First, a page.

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Showing posts from July, 2015

Review: Red Desert (1964)

As a leading figure of Italian Modernist cinema, Michelangelo Antonioni made films that defy facile understanding. With their sharp deviations from conventional approach to storytelling, and a freewheeling style of filmmaking as constituted by a propensity of interspersing main events with disparate incidents, many of Antonioni’s famous works, including L’AvventuraLa Notte, andL’Eclisse, are bold statements of a revolutionary redefinition of cinematic art.
It was with an incredible sense of audacity and surprisingly little resistance that, straight after the making of L’Eclisse, the reception of which was, much like the other two that preceded it, a mixture of raves and rants, Antonioni undertook his first venture to the realm of polychromatic film. The result was Red Desert (1964), a stunning classic that looks hardly like the director’s inaugural attempt at an unexplored medium, in which the colours, though appear bizarrely gaudy and unnatural, assume primacy of reflecting the chan…

Review: The Innocents (1961)

Henry James’s The Turn of the Screw has sparked disputes over years with largely two sides of critics endeavouring to constitute a tenable interpretation of this canonic ghost story. Edmund Wilson, who had recanted his views incessantly, ultimately settled on the proposition that the ghosts in the story are non-existent and merely conjured up by the hyperimaginative, delusional governess. Countering that line of thought is Brad Leithauser, who chooses not to dismiss the probability of supernatural occurrences, but also considers the process of arriving at a definitive conclusion especially problematic when taken into account that the story is recalled by a possibly deranged mind.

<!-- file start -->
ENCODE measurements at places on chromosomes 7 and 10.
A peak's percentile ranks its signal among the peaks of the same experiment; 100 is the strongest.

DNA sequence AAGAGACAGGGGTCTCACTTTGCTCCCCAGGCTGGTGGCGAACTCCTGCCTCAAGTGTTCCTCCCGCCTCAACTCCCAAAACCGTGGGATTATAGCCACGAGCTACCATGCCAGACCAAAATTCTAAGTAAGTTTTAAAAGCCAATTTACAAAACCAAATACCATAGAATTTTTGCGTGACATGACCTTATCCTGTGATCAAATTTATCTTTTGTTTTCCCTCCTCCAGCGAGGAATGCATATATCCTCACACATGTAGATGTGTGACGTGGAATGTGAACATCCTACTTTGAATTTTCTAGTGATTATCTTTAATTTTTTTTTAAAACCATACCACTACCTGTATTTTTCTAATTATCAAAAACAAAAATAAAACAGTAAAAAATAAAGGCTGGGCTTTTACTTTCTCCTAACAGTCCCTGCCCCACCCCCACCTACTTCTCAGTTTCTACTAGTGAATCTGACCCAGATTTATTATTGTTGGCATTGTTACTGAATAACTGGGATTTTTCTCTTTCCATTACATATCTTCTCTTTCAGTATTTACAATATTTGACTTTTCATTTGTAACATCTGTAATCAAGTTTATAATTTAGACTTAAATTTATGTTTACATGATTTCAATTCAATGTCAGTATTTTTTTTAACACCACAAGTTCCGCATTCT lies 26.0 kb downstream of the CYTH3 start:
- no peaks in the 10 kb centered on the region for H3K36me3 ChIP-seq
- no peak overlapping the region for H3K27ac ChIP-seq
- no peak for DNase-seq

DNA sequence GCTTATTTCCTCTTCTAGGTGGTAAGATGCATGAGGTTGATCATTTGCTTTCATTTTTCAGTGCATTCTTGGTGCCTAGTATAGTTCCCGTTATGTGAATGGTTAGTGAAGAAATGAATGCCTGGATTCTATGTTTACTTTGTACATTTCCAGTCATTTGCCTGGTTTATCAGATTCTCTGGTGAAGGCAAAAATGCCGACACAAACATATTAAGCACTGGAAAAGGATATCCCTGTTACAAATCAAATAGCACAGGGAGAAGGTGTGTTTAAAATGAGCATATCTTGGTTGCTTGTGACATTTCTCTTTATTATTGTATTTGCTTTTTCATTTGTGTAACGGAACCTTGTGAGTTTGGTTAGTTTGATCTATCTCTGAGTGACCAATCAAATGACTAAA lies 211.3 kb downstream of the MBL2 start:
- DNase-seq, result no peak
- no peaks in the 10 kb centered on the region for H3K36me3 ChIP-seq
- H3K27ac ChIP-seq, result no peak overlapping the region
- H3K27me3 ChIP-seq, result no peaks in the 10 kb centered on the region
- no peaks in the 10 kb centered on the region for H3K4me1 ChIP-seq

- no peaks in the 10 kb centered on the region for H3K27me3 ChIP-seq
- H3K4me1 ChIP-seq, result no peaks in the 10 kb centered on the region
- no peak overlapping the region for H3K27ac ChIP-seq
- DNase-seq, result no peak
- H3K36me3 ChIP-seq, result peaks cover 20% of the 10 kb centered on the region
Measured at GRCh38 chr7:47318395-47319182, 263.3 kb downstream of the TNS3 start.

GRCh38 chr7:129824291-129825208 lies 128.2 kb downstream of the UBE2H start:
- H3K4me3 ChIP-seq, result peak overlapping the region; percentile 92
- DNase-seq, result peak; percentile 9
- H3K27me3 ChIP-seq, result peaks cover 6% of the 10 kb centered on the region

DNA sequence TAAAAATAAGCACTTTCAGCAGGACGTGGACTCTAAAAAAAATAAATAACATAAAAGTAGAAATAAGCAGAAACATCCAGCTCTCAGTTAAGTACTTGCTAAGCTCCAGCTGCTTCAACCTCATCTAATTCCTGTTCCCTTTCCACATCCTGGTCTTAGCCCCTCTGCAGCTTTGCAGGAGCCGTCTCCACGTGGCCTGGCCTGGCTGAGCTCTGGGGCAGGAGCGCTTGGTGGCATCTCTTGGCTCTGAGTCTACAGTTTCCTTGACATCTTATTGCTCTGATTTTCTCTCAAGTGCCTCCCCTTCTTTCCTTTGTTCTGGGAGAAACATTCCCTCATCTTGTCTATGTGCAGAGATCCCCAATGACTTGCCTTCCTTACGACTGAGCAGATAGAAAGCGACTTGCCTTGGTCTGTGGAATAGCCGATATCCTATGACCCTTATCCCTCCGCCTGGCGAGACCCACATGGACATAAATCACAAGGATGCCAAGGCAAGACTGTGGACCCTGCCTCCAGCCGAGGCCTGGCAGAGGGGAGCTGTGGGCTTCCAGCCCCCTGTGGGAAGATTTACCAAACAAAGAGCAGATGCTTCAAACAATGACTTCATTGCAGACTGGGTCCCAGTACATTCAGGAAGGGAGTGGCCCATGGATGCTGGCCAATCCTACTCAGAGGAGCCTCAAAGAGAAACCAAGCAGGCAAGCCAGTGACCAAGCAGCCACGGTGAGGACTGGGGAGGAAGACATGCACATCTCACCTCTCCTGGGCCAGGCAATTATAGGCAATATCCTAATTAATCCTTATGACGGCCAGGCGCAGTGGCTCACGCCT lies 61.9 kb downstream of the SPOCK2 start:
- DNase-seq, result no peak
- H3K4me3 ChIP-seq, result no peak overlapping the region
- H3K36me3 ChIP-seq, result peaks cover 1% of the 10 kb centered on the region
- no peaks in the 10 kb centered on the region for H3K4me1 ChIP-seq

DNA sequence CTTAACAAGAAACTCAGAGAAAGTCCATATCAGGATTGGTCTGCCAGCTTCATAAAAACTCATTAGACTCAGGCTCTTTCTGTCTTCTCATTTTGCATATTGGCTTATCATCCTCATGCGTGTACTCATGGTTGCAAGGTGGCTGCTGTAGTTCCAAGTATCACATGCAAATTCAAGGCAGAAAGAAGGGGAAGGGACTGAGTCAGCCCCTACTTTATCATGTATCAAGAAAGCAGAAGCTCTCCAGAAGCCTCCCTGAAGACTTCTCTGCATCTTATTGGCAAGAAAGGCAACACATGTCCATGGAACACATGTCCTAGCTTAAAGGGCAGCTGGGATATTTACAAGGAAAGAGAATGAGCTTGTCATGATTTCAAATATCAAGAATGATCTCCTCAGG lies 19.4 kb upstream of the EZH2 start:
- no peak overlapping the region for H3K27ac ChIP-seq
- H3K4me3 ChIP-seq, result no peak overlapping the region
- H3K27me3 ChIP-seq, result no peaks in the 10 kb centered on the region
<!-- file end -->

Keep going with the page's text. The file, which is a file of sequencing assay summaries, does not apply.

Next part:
But what is James’s stance on this? Inkling can be deduced from the preface to his last ghost story, “The Jolly Corner,” according to which the author expresses his preference for ghosts that are extensions of everyday reality: “… the strange and sinister embroidered on the very type of the normal and easy.”

Review: Black Narcissus (1947)

Wallace Stevens writes in “Imagination as Value”: “The truth seems to be that we live in concepts of the imagination before reason has established them.” Both imagination and reason are the chief mechanisms of constructing our worldview: postulated first by imagination and henceforth affirmed by reason. Elsewhere Stevens talks of noble art as “imagination pressing back against the pressure of reality,” acknowledging creativity as the potential force of disentangling men from the fetters of mundanity. These two meditative epigrams posit our perceptions of the world as shaped largely by imagination- not that of a virginal imagination perhaps but one that is refined by the developing of a cognition. But, one may ask, what is the genesis of our cognition? Is it yet another product of the imaginative faculty? Or is it also partly in thrall to the tyranny of reason? In the midst of such paradoxical argument a plausible interpretation arises: imagination and reason are, in essence, two sides…